One of the other schools we were with had a wonderful woman along that was the aunt to two of the students in their group.  She was a very sweet woman and I enjoyed visiting with her the entire trip.  She was a heavy woman and told me that she had lost 40 pounds and been working with a trainer for a year in order to be ready for the trip.  She didn't want to embarrass her nephews or not be able to keep up.  She also had a Fitbit and we liked comparing numbers.  She focused on steps or flights of stairs while I tend to focus on miles.  She was awesome, Badass with Sparkle for sure!  She never complained one time about the heat, the amount of walking or how hard it was to keep up.  The hardest day for her was the day that we were late to our 9/11 appointment.  We were moving super fast and she got further and further behind.  I lingered back to encourage her and help her know where we were going.  She kept apologizing and I finally told her she didn't get to do that anymore.  She was doing great.  Not her fault that we were late, going ridiculously fast, that we caught every crossing light on the way and that it was incredibly hot and humid.  She was me the year I went with my daughter, just shorter.  I talked to her about it later and told her that it would have been SO much worse if she hadn't been preparing.  Now she knows that she has to keep working on it but to be proud of how far she has come!!  It helped remind me how far I have come and how much I have to be proud of.  Pictures don't tell the whole story.  I will focus on the list of good things above and remember that I also am Badass...with Sparkle.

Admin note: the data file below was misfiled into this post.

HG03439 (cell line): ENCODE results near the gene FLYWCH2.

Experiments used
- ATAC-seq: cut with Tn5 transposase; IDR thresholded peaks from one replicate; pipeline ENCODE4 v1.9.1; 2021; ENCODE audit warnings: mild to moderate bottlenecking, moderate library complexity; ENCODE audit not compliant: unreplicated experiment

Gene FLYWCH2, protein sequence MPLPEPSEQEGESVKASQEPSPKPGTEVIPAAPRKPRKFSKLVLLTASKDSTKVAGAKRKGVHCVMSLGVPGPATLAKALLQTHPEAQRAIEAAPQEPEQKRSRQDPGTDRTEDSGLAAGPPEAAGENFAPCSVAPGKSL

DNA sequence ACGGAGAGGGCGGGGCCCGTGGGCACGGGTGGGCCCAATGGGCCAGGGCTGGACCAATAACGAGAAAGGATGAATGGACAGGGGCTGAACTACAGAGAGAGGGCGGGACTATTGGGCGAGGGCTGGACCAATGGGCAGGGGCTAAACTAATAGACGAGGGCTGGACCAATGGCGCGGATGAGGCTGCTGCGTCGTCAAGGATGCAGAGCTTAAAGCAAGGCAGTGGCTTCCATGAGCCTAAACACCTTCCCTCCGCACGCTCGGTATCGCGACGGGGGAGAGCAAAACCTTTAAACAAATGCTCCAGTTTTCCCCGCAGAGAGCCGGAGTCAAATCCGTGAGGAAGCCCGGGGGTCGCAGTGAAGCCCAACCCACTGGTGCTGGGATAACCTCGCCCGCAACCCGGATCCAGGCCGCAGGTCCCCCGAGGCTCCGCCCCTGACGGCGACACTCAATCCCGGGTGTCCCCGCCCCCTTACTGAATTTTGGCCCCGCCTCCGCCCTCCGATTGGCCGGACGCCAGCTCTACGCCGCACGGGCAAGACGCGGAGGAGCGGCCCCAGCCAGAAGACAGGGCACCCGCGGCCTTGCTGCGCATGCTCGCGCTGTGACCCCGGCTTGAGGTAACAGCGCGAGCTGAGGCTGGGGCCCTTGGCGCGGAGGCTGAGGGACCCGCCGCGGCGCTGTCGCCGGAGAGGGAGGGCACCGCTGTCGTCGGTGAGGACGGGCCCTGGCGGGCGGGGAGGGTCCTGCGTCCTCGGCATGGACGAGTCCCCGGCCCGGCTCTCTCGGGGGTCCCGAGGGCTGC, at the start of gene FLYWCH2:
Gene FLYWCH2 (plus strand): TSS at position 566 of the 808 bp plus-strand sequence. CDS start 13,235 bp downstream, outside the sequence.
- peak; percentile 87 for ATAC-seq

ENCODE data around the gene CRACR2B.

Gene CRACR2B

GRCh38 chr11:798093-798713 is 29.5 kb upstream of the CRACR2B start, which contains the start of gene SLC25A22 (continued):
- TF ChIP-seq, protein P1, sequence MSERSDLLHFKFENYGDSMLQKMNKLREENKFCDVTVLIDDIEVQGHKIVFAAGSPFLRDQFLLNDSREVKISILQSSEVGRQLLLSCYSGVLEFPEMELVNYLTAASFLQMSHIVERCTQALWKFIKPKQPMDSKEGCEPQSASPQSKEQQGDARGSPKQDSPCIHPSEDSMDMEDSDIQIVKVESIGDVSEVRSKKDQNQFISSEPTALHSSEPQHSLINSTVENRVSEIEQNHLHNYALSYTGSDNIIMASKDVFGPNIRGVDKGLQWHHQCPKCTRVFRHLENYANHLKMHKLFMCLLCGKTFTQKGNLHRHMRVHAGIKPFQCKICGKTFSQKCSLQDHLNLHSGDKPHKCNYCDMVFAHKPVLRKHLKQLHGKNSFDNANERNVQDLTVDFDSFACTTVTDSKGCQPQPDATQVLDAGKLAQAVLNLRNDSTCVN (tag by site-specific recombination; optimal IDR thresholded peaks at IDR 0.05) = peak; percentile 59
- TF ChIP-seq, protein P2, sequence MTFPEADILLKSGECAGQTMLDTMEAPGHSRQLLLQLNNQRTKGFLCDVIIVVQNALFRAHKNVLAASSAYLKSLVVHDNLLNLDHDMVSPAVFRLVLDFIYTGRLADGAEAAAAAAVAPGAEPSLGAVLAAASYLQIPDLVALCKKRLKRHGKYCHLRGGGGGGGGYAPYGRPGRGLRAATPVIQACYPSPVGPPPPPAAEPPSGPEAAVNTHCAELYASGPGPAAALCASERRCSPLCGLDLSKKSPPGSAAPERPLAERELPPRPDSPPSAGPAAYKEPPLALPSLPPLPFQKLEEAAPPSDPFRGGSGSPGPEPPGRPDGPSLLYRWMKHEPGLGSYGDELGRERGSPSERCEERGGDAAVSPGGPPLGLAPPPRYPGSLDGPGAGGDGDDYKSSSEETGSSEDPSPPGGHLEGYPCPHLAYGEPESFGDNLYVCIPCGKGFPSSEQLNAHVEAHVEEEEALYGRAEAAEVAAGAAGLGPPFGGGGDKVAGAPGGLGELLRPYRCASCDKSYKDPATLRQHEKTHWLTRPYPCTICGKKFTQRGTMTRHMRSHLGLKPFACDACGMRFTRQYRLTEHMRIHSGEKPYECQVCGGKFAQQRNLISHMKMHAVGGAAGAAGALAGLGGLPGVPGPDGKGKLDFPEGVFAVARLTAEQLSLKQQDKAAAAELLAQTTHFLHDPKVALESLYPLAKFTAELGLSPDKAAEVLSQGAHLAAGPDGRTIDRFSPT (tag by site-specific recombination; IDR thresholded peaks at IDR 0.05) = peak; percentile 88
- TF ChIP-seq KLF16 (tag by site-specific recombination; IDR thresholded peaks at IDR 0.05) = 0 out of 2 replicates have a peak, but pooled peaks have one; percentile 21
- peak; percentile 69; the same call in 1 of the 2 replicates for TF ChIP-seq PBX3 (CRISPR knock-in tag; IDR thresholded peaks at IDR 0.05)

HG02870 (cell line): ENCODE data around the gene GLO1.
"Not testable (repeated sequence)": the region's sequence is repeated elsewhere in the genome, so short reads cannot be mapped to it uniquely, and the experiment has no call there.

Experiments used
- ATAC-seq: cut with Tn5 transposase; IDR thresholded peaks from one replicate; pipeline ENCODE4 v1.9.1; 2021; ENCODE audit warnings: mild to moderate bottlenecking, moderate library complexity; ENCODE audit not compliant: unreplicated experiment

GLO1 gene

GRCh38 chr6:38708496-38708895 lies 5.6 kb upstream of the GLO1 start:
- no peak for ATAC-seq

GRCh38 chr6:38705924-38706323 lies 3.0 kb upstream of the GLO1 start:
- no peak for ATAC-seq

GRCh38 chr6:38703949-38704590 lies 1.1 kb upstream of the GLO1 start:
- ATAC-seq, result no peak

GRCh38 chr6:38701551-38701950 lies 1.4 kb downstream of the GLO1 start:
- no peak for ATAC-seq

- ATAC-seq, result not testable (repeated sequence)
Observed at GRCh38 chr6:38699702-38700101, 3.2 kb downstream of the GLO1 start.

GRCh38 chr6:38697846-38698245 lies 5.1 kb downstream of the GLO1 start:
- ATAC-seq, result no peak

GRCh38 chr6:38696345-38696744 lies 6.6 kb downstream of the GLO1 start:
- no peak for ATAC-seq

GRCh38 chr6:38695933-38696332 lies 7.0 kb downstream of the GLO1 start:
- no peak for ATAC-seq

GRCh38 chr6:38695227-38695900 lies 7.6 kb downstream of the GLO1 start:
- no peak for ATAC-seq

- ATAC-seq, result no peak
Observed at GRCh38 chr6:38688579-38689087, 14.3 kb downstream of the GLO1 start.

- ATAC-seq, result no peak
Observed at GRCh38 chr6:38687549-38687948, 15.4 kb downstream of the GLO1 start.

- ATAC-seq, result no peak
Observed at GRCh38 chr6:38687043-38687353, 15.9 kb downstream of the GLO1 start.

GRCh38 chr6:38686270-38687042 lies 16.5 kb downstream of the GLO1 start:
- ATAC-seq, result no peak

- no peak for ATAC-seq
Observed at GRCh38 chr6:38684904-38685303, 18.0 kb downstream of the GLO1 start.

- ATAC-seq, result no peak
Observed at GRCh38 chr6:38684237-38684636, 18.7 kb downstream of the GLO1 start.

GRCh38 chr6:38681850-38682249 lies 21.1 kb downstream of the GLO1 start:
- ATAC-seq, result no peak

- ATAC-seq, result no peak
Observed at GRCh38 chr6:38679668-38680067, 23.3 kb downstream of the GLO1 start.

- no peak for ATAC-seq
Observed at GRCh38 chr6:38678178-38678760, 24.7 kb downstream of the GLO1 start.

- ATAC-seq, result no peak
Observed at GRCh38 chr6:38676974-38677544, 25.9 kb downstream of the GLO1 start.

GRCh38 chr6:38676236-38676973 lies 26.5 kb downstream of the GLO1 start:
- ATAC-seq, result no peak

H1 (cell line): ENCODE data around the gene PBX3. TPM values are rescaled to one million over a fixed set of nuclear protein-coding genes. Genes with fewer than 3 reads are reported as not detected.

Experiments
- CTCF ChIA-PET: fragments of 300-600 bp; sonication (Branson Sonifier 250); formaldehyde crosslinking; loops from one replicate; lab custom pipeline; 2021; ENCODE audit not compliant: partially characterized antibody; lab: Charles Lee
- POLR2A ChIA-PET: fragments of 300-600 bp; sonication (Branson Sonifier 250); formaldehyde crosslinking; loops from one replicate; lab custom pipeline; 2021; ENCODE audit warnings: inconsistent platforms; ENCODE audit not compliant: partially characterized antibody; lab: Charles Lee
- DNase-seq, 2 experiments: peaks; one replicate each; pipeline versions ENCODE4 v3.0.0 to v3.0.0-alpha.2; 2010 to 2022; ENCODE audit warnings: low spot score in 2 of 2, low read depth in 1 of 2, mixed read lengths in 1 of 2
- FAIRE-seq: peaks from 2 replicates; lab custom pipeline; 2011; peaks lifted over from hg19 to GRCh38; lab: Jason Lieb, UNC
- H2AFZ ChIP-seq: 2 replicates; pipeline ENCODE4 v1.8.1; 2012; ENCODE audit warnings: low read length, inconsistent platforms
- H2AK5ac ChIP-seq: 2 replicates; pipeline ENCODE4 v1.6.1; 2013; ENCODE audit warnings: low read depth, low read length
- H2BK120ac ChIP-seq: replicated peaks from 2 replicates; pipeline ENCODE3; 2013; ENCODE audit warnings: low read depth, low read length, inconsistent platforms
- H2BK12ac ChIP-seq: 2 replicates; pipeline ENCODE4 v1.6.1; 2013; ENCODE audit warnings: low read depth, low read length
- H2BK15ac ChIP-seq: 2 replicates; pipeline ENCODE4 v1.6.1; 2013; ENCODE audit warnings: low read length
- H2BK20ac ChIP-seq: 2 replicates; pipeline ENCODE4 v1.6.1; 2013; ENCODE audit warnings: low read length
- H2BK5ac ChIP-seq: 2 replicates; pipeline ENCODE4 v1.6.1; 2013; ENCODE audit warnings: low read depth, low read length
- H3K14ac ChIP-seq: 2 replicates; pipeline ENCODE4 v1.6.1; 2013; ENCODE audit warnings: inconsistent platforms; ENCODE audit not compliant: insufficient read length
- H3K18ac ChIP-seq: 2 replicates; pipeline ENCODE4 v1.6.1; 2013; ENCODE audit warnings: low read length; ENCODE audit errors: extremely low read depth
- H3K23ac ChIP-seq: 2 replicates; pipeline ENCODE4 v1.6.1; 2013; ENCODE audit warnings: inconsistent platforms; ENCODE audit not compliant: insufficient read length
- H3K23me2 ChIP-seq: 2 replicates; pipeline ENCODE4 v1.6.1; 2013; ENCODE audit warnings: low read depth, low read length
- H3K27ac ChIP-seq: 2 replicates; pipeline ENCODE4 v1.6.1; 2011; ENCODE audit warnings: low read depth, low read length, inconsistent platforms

Next week is the Pacific Crest weekend.  I don't know if I will do very well on my 10k but I do know I plan to have a great weekend cheering on my friends, husband and daughter.  Life is good. :-)

Friday, June 13, 2014

Guest Blogger :-)